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Bombay Duck London

Quintessentially Perfume

Actually, Quintessentially Perfume is not a perfume:  it’s a new book about fragrance, and definitely one for the scentophile’s bookshelf.  Edited by Nathalie Grainger, with an intro by professeur de parfums Roja Dove and published – price £25 – by Quintessentially (those lifestyle concierge folk, who can bag you a table at Nobu or a helicopter to the Prix de l’Arc de Triomphe – at a price), it is a gloriously multi-faceted look at the fragrance industry.  There are interviews with ‘noses’ (Camille Goutal and Ormonde Jayne’s Linda Pilkington, Clive Christian, Christine Nagel and more).  Lavish photographs and insights into historic flacons (with wonderful archive photography).  A look at the future of scent, from Chandler Burr, the New York Times’s own fragrance critic.  A chapter on the language of perfume, de-mystified, with a jolly useful glossary.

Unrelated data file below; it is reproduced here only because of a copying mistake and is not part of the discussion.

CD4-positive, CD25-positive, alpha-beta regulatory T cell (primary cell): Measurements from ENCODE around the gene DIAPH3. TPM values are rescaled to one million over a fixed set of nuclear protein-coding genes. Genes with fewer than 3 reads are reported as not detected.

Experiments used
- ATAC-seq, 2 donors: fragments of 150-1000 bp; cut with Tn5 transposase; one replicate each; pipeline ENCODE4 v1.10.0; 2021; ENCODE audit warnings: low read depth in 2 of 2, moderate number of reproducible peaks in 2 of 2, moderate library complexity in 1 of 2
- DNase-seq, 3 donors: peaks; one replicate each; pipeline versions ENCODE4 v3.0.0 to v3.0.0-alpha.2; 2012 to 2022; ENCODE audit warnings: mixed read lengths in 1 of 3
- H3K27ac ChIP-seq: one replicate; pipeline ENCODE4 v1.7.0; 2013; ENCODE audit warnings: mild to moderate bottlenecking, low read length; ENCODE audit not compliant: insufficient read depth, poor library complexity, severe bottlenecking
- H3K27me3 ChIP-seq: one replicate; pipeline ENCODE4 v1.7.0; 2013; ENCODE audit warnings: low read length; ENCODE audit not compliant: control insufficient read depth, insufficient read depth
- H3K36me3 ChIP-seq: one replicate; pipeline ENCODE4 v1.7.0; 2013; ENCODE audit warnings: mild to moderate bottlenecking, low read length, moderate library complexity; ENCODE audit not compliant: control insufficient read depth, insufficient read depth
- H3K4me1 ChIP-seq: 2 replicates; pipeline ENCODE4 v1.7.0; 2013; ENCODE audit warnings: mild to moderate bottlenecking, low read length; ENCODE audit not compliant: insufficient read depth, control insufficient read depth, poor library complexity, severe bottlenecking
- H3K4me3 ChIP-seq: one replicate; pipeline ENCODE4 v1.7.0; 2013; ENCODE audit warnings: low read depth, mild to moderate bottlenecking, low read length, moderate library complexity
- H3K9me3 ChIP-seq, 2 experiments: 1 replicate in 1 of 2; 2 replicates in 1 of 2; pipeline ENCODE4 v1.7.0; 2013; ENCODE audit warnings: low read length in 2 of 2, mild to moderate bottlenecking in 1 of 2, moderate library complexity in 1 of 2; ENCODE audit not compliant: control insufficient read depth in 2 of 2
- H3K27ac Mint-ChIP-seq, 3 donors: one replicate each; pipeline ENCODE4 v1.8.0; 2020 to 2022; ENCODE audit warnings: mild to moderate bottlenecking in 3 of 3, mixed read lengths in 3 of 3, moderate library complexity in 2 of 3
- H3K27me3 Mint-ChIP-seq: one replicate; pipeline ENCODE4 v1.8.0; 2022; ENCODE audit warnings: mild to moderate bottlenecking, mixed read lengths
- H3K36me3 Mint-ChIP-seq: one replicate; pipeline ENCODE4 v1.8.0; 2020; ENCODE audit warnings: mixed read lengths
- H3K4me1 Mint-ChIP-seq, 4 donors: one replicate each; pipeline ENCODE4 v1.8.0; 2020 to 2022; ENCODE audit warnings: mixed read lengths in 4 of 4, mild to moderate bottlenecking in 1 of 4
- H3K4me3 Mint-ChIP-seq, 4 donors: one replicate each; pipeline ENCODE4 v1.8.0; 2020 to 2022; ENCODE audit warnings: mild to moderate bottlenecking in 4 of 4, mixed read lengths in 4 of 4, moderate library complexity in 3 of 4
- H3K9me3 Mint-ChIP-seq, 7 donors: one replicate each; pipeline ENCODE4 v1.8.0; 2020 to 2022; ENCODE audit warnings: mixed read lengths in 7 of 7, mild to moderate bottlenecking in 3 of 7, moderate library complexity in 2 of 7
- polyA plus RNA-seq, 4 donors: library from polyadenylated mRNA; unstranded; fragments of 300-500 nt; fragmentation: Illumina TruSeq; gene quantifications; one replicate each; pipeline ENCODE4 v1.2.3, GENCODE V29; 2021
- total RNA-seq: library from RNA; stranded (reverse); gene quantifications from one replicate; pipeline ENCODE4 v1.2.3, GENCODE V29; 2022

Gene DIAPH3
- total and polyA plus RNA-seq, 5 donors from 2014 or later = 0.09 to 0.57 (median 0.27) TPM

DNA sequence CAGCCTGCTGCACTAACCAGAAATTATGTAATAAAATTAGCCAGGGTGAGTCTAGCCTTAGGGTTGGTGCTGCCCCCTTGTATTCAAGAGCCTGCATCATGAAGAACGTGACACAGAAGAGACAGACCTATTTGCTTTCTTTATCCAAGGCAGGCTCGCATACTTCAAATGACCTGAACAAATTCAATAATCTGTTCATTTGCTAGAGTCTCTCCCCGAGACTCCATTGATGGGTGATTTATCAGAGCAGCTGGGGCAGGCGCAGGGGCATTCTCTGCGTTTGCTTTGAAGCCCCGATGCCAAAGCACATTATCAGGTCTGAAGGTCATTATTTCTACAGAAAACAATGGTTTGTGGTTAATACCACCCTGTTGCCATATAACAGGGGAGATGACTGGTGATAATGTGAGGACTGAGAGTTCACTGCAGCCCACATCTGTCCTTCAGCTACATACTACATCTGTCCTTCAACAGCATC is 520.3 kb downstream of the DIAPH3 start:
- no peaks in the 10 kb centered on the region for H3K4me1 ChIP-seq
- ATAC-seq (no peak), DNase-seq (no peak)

Why, there’s even a section from The Scent Critic herself, looking how at the rise of the ‘boutique’ fragrance houses like Frederic Malle, Francis Kurkdjian – not to mention Chanel’s Les Exclusifs collection – is a response to the age of ‘Me’, when we long to look, to be and most definitely to smell different from everyone else.  (There are other musings, too, by journalist colleagues who’ve also won Jasmine Awards for fragrance-writing:  Vicci Bentley and Jo Glanville-Blackburn.) I’m keeping Quintessentially Perfume by my bed, and enjoying dipping into it very much indeed.  And one last bonus of the book, since this blog is focussed on smell…?   The glossy pages have that wonderfully exciting, heaven-for-your-inner-glue-sniffer scent of a just-published, luxurious coffee table art book.



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